In addition to facilitating communication between NDRM and NDRD, the network service provider Host also passes an End-user Account Identifier (EAI) to the NDRD associated with the specific end-user account that is trying to access/connect to the network service provider. This identifier may be a customer account number, or other unique value associated with a specific end-user account that is not used in the Host system for any other purpose. Depending on the business relationship between Host and NDRM service provider, actual customer information may or may not be registered. However, whether or not actual customer information is provided does not substantively change the process. In accordance with the invention, the NDRD tracks every network device (having a unique NDI) that tries to connect to a Host, along with its corresponding NDF. The NDRD also maintains an association for every EAI that connects from every unique network device. The NDRD also tracks information such as first connection, last connection, total connections, last failed connection, total failed connections, NDI status by Host, and NDF status by Host. In accordance with the invention, the system may utilize the NDI, the NDF, the combination of the NDI and NDF or other information in order to validate a user/device. For example, the other information may be a serial number of a cell phone. Now, an example of the preferred database schema of the fraud detection system will be described in more detail.
In step 206, if the NDI/NDF pair match, it is determined if the NDI status is acceptable to the particular Host. In particular, an individual network device may connect to several networks protected by this system, and therefore the particular NDI may be associated with multiple hosts. In accordance with the invention, each NDI has a status for each Host using NDRD, and each Host defines any number of statuses for NDIs. When a network device is trying to connect to Host 1, NDRD follows any rules associated with the NDI status for Host 1. For example, Host1 may establish just two status levels, one to allow access and one to deny access. Host2 may establish a single set of several status levels, where each status has a different set of criteria and where each status determines which area of their network a device/account is allowed to access. Host3 may have several sets of statuses, where set1 applies to connecting to the network, set2 applies to accessing various areas of the network, and set3 applies to various activities on the network (such as establish a new account, change account info, purchase, etc.) and where each status has a unique criteria established and maintained by Host3. If the NDI status is not acceptable to the particular Host, the method is aborted in step 203 and access is denied. In step 208, if the NDI status is acceptable to the Host, it is determined if the NDF status for the particular network device is acceptable for the particular Host. In particular, each NDF also has a status for each Host using the NDRD, and each Host defines any number of statuses for the NDFs. When a network device is trying to connect to Host 1, NDRD follows any rules associated with the NDF status for Host 1. As with status levels and associated rules for NDIs, the hosts may establish any number of status levels for NDFs appropriate to their purpose. If the NDF status is not acceptable to the particular Host, the method is aborted in step 203 and access is denied. These two steps (206, 208) are one line of defense against hackers that remove all traces of NDIs and try to connect to a protected network. In extreme cases, a new NDI might be issued to a network device, but access to the network might still be denied depending on the status of the NDF controlled by each Host, both manually and in rules established with NDRD.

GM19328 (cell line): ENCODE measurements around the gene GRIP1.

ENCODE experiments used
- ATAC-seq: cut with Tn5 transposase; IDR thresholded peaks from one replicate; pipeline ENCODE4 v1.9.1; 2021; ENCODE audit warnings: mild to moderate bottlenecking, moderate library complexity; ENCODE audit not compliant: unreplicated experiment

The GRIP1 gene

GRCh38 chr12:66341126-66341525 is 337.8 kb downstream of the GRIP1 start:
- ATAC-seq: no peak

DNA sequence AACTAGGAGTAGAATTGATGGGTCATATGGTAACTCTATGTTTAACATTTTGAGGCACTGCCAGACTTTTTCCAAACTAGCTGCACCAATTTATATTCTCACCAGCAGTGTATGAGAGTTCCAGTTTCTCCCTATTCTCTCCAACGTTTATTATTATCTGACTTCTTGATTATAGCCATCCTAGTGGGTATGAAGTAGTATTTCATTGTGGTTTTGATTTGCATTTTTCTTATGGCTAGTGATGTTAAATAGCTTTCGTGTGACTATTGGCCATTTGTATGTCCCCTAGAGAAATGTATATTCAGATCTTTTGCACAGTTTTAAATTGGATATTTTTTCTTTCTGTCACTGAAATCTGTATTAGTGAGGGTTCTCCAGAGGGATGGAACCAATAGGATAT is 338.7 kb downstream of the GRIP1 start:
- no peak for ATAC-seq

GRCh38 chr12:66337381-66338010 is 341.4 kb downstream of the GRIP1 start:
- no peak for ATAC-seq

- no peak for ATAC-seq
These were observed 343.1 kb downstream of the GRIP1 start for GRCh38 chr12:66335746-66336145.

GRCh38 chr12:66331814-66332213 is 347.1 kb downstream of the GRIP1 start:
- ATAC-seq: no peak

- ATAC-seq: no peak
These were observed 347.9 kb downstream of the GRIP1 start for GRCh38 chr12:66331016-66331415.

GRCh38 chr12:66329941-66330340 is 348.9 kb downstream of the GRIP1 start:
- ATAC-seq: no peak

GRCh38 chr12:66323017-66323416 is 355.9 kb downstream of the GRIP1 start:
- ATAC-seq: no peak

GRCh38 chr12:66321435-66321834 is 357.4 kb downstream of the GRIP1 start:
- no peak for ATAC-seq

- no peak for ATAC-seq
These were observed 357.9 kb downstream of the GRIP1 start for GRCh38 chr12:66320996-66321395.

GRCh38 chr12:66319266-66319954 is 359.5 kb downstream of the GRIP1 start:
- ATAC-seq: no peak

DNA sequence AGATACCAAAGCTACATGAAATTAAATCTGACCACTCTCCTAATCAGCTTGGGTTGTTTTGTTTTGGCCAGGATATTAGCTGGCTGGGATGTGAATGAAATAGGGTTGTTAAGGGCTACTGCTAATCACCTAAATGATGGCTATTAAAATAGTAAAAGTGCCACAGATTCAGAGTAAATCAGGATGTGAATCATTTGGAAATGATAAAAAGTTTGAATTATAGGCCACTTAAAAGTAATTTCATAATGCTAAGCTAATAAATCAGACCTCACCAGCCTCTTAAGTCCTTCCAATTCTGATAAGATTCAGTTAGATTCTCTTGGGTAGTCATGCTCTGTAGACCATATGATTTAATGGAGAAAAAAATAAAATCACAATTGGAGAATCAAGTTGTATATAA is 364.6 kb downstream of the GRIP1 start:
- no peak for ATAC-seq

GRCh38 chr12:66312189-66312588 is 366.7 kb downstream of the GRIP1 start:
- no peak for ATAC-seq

In step 210, if the NDF status for the network device is acceptable to the particular Host, it is determined if the NDI status for the particular network device is acceptable for any other Host identified by the particular Host as being trusted. In particular, individual network devices may connect to several networks protected by this system and therefore the NDI may be associated with multiple hosts. Upon trying to connect to Host 1, the NDI status for Host 1 may be clear, while the NDI status for other hosts is marked as ‘bad’. In accordance with the invention, each Host can identify other hosts that are ‘trusted’, whereby if the NDI status is ‘bad’ for any other trusted Host, network access would be denied independent of the NDI status for Host 1. This step prevents fraud by a user that might have a bad status on a first network service provider but not on a second network service provider and thus shares information about a “bad” network device that is identified by a particular NDI. If the NDI status is not acceptable to any trusted hosts, the method is aborted in step 203 and access is denied.